Tuesday, April 8, 2008

Paternal Responsiblity

One in forty three infants in the United States were abused or neglected in 2006. Abuse includes beating, kicking, biting, burning, or shaking. Abandonment, maternal drug use, and failure to meet basic necessities, such as clothing, food, and housing, qualify as neglect.

Why is this number so high, especially when, “The findings do demonstrate a clear pattern of early neglect and physical abuse that is largely preventable.” ?

I believe part of the answer lies in the definition of neglect itself: maternal drug use. Why is maternal, and not paternal, drug use considered neglect? The implicit meaning in the exclusion of paternal drug use is that men are not as responsible for their own children, which is wrong. Women are not solely responsible for their children and pressuring them to feel so often leads to feelings of anger or resentment towards these children, the children often neglected or abused.

The abuse is preventable, but not by individual parents. Because parenting is often solely delegated to women and undervalued as actual, difficult work in society, mothers feel isolated. By fostering an atmosphere of equal responsibility between parents and creating a network of community between neighborhood parents, maybe, abuse will be lessened, maybe children will suffer less.

8 comments:

Tyler said...

I think that mother's drug use is more referring to prenatal... which directly impacts the child's health and well-being, where the father's drug use does not.

FeministGal said...

this (http://www.dadsanddaughters.org/) is a great organization for fathers rights and education. it's a little off topic but does show the other side of dads being more involved and respected in child rearing :)

Margaret t said...

it is likely also that they consider the mother's drug use more than the father because postnatal care tends to fall more directly on the mother's shoulders. Women are not solely responsible for their children, however, they do play a larger role than men in child rearing, especially in the early months.

Ted said...

i would say that it was directly in reference to prenatal drug use, which, in my mind would be abuse because it if forcing the child to take drugs when it has no will. Also, with as much that is known about drug use and its effects on children, I think that it is safe to consider it abuse, not only to the child and the mother. I also agree that the father using drugs postnatal would be abuse as well and would tend to lead to further neglect. And also, the effect of the fathers use of drug while trying to conceive is not entirely clear and a case could be made that the fathers lifestyle directly impacts the child's health as well; everything from drug use to cell phones have been found to have an effect on sperm.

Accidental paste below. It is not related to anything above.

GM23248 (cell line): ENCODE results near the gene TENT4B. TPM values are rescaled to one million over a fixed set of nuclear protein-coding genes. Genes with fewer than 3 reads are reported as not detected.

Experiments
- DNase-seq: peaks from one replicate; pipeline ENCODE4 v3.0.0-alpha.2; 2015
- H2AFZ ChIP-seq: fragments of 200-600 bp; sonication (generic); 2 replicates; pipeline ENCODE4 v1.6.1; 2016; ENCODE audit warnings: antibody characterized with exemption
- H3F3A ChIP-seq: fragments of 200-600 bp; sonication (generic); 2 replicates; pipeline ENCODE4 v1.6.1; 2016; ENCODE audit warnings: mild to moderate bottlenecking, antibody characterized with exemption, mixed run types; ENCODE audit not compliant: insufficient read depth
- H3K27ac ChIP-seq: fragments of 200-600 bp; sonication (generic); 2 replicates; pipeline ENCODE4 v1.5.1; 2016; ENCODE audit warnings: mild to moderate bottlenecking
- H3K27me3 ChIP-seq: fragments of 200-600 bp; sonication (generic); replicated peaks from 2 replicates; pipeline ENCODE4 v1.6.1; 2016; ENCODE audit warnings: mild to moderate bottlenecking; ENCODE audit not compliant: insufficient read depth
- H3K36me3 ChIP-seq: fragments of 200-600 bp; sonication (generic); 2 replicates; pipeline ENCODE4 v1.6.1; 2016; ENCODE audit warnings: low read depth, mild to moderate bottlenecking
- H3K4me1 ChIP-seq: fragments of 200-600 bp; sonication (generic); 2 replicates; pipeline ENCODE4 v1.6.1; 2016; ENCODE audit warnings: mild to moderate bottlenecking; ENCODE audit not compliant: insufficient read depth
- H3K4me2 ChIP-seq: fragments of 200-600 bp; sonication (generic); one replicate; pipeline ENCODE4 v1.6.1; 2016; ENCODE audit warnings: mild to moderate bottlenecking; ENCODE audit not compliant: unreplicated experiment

OutcrazyOphelia said...

The expectation is that the mother will be the primary care giver. Society is structured around this precept, I mean paternity leave is not very common, even though it's entirely possible for the father to be the primary care giver. The tone I got from the article was blaming maternal drug use for the abuse (neglect). I also noticed that they danced around the issue of economic position by talking about the lack of a home, food, or clothes but not about whether or not these families were making enough at work to provide these necessities, or if they were getting aid from the government. It's interesting because I made a post last week regarding the increase of pregnancy related discrimination claims--women can lose their jobs for turning up pregnant, and then if, as society seemingly expects, they end up raising children single handedly, how are they supposed to provide for them exactly?

Jezabel said...

Women end up raising the child for the first few months - they take maternity leave from their jobs in order to stay home with their newborns. Drug use, be it pre- or postnatal, is more likely to affect the child if the mother is the user.

Michael said...

Yeah, pretty much what everyone above me said. Maternal drug use while the baby is in the womb has an immediate biological effect, and the study is based on biological effects. Unfortunately, I hypothesize that if psychological effects of drug use by one or both parents during infancy and youth were to be included in this study of abuse and neglect, the odds would be substantially higher than one in 43.

Anonymous said...

Many of the factors leading to child abuse or sexual abuse are related to demographics. There are people who are more likely than average to commit a crime of any type. Much of this is cultural: they learn that crime is OK as long as you don't get caught, or that violence solves problems. This is much more common among the poor. I'm not saying that poor people are bad in general. But ghettos are breeding grounds for crime and violence. This is a huge problem that is only getting worse. It will take a VERY coordinated effort on the part of gov't and society to change, probably a very liberal gov't.